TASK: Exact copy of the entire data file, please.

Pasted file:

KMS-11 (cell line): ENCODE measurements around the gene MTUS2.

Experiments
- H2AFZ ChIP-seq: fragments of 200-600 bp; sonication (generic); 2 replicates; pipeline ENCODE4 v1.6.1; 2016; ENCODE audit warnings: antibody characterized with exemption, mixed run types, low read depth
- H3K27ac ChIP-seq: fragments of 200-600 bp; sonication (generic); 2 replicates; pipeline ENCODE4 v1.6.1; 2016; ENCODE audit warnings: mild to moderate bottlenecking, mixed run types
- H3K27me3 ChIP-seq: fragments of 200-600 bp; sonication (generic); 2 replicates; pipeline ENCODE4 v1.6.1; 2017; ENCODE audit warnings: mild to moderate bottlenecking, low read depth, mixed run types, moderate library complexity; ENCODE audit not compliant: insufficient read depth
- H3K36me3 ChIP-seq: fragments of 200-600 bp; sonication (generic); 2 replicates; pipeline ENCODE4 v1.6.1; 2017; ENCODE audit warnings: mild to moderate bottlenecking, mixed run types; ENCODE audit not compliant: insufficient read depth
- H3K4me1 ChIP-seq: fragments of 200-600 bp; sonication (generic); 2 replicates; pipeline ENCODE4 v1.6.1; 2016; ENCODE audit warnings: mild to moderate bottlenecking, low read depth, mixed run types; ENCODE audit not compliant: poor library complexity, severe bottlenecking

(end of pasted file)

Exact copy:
KMS-11 (cell line): ENCODE measurements around the gene MTUS2.

Experiments
- H2AFZ ChIP-seq: fragments of 200-600 bp; sonication (generic); 2 replicates; pipeline ENCODE4 v1.6.1; 2016; ENCODE audit warnings: antibody characterized with exemption, mixed run types, low read depth
- H3K27ac ChIP-seq: fragments of 200-600 bp; sonication (generic); 2 replicates; pipeline ENCODE4 v1.6.1; 2016; ENCODE audit warnings: mild to moderate bottlenecking, mixed run types
- H3K27me3 ChIP-seq: fragments of 200-600 bp; sonication (generic); 2 replicates; pipeline ENCODE4 v1.6.1; 2017; ENCODE audit warnings: mild to moderate bottlenecking, low read depth, mixed run types, moderate library complexity; ENCODE audit not compliant: insufficient read depth
- H3K36me3 ChIP-seq: fragments of 200-600 bp; sonication (generic); 2 replicates; pipeline ENCODE4 v1.6.1; 2017; ENCODE audit warnings: mild to moderate bottlenecking, mixed run types; ENCODE audit not compliant: insufficient read depth
- H3K4me1 ChIP-seq: fragments of 200-600 bp; sonication (generic); 2 replicates; pipeline ENCODE4 v1.6.1; 2016; ENCODE audit warnings: mild to moderate bottlenecking, low read depth, mixed run types; ENCODE audit not compliant: poor library complexity, severe bottlenecking